When all the information is assembled in this way, one can readily see how protective no-spray zones can be determined. The point where the downwind deposition curve intersects a risk threshold is the distance downwind from the application area that must be protected. In the example below, the 0.025 threshold might be the maximum amount of a pesticide that could be tolerated without measurable harm to the environment while the 0.009 threshold might apply to a trade risk for that same chemical. For each risk, spray drift deposition above those respective levels would be unacceptable. Depending upon the size of the droplet spectrum allowed on the product’s label, the label would need to specify a no-spray zone for the environment that matched the distance where the deposition curves for that droplet spectrum crossed the environmental threshold. A no-spray zone for the trade risk would be determined in the same way.


No-spray zones graph

Open a larger scale image of the Aerial Agriculture AT502 - Average Application - Fine, Medium and Course Graph.

In this graph, zero on the horizontal axis represents the downwind edge of the application area. The wind is blowing from left to right. The numbers along the horizontal axis represent the distance in metres downwind from the application area. The vertical axis of the graph is scaled as a fraction of applied field rate – for this example the value of 0.01 near the bottom of the graph means 1% of the pesticide rate applied to the field.

This example demonstrates why the necessary no-spray zones for low thresholds need to be larger than for higher thresholds. It also illustrates why the use of smaller droplet spectra requires larger no-spray zones than larger droplet spectra because smaller droplets drift farther. In the graph illustrated here, the Fine droplet spectrum would be ruled out entirely for the 0.009 risk threshold. For the Medium droplet size spectrum for a 20 km/hr wind speed (the green curve), that deposition curve crosses the 0.025 threshold at 152 metres (determined from the actual numbers) and crosses the 0.009 risk threshold at 708 metres. If the product label limited aerial applications to a Medium droplet size spectrum, then for these risks, two no-spray zones of approximately those distances would be required.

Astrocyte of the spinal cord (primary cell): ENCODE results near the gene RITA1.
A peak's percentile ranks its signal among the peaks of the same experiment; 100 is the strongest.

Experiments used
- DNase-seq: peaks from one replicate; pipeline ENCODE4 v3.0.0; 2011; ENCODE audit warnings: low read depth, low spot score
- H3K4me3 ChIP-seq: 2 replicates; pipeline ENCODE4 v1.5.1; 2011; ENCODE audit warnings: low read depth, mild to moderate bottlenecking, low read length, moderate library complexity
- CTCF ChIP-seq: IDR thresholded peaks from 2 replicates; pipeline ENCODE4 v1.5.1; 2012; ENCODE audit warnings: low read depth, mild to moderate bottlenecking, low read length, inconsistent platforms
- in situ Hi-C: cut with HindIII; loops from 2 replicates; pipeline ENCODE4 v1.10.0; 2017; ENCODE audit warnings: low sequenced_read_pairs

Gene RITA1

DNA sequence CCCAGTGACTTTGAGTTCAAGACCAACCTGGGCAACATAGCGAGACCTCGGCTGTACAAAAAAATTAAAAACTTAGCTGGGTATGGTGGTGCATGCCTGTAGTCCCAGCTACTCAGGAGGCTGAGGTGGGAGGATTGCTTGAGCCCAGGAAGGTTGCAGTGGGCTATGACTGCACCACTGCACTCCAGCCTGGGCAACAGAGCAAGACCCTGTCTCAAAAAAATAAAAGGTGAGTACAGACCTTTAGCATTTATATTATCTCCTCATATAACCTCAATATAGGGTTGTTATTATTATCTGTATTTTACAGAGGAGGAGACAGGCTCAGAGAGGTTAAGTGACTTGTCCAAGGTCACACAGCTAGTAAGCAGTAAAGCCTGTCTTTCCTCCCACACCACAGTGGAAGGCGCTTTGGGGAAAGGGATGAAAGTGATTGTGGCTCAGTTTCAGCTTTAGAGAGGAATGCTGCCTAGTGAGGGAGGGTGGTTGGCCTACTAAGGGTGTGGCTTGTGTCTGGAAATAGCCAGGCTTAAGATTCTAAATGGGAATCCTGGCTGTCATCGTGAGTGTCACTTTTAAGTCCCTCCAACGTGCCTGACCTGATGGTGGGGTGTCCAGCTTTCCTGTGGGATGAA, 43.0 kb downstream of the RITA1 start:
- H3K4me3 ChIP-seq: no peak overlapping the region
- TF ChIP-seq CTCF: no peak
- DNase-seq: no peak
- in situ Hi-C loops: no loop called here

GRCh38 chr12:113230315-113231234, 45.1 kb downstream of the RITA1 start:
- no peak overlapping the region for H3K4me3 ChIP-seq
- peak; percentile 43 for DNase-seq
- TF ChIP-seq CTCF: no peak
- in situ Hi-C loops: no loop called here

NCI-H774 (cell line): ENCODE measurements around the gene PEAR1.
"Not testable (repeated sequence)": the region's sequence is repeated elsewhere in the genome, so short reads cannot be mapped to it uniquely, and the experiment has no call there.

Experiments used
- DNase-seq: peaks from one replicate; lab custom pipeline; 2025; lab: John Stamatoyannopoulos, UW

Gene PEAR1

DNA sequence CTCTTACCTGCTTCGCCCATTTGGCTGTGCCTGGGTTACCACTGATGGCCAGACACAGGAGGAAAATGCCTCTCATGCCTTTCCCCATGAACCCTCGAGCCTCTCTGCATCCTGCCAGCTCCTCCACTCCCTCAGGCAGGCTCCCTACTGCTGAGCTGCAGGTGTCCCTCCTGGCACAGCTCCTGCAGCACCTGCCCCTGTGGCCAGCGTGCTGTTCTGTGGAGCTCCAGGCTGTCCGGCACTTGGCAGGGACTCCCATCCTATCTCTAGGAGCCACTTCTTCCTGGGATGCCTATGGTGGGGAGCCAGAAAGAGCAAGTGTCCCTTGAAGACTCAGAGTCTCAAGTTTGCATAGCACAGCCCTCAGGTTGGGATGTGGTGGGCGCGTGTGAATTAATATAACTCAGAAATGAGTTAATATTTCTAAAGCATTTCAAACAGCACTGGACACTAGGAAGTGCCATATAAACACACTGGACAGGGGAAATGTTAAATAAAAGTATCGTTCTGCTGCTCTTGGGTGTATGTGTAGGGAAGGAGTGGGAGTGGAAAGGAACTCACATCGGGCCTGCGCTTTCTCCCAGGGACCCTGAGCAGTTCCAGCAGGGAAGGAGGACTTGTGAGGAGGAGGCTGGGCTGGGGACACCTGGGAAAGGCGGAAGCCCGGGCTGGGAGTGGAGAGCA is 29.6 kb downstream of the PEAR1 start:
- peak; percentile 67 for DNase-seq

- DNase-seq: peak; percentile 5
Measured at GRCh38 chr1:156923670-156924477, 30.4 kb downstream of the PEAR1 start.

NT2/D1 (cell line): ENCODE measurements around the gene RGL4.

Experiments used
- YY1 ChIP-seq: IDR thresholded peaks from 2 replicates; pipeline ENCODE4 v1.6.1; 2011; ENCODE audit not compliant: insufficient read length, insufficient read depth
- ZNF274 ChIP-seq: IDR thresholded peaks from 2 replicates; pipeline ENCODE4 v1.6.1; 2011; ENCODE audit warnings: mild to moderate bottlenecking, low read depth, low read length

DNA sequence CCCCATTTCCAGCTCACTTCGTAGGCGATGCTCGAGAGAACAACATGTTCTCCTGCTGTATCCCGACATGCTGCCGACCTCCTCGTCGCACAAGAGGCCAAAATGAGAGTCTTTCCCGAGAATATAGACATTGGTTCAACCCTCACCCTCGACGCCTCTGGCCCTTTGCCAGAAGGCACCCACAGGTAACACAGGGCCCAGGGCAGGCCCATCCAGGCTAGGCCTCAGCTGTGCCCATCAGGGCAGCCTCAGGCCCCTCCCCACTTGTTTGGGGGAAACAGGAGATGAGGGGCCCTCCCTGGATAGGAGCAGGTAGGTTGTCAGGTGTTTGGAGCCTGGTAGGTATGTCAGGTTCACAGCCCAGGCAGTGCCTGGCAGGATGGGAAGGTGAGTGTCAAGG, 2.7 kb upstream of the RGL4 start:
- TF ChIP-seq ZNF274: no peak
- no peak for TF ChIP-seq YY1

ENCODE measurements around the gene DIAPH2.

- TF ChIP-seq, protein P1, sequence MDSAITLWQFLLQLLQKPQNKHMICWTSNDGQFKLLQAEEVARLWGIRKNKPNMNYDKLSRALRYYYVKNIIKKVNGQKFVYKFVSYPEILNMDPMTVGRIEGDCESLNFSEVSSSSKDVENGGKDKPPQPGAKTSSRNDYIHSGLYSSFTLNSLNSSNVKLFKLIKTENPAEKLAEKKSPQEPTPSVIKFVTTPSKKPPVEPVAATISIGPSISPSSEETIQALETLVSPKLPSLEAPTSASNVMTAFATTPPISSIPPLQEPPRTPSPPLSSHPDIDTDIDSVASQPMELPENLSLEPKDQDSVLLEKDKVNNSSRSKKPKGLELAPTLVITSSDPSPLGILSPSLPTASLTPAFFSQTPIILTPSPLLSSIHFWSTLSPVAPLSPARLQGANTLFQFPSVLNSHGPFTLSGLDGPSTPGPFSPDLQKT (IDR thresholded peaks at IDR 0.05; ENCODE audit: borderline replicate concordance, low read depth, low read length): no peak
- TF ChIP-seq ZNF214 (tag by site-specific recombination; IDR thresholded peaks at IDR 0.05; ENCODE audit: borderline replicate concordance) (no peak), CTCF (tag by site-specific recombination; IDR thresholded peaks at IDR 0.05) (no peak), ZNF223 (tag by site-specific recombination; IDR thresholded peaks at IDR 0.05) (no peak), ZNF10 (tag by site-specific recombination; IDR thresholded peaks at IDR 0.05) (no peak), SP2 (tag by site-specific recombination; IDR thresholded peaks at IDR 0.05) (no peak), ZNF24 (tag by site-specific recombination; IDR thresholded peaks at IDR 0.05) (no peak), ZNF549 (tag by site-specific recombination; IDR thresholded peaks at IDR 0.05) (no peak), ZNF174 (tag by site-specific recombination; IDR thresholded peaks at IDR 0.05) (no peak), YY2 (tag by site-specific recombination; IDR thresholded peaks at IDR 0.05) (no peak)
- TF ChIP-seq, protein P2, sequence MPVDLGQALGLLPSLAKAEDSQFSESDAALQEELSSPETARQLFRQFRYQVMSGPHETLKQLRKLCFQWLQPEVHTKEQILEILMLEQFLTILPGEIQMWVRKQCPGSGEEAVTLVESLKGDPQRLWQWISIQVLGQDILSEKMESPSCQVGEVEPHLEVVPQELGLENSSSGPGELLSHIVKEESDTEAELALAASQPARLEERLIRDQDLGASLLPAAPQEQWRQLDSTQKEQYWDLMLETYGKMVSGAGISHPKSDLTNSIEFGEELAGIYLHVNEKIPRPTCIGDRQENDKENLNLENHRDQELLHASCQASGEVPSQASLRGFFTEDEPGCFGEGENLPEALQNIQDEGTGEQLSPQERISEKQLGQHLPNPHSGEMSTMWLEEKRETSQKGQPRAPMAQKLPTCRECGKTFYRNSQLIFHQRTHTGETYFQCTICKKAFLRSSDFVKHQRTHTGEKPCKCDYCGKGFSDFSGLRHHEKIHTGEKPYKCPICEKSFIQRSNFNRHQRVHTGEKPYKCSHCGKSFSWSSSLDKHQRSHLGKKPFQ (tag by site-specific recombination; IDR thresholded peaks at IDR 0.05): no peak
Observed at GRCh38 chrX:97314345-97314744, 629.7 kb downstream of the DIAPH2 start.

Numbers such as 152 or 708 metres are too precise to be appropriate for real world observance of no-spray zones. Therefore, each no-spray zone determined by the risk assessment process needs to be approximated into a number that is easy for users to visualize and remember. When the predicted number falls somewhere between ‘even’ numbers, the APVMA moves it upward to some higher even number unless the predicted value was only a very small amount over the closest lower even number.

It is also the case that, because of the complexities of the various factors, the APVMA has greater confidence in the values determined for smaller no-spray zones than those determined for larger ones. The APVMA addresses this difference in confidence by using smaller increments of standard ‘even’ numbers for smaller buffer zones and larger standard increments for larger buffer zones. The APVMA uses the values in the table below.

No-Spray Zone Standard Increments in Metres
Ground Application (Note: 300 metres is the limit of the ground data sets) Aerial Application(Note: 800 metres is the validated limit of the aerial computer model AGDISP used by the APVMA)
5 20
10 40
15 60
20 80
25 100
30 120
40 140
50 160
60 180
80 200
100 50m increments from 200 to 800

When a predicted no-spray zone falls between the steps of the standard increments, the APVMA moves it to the next higher step. However, when the predicted value only slightly exceeds one of the steps, a judgment needs to be made. Each situation can be different.

In most cases, the APVMA will allow a 10% overshoot factor, but it should be understood that it would consider each situation on a case-by-case basis. This issue will relate mainly to no-spray zones less than 100 metres (because for greater distances, 10% will push close to or into the next increment). Some pesticides, their use patterns and the quality of their data packages might provoke greater concern and therefore might require a more conservative decision.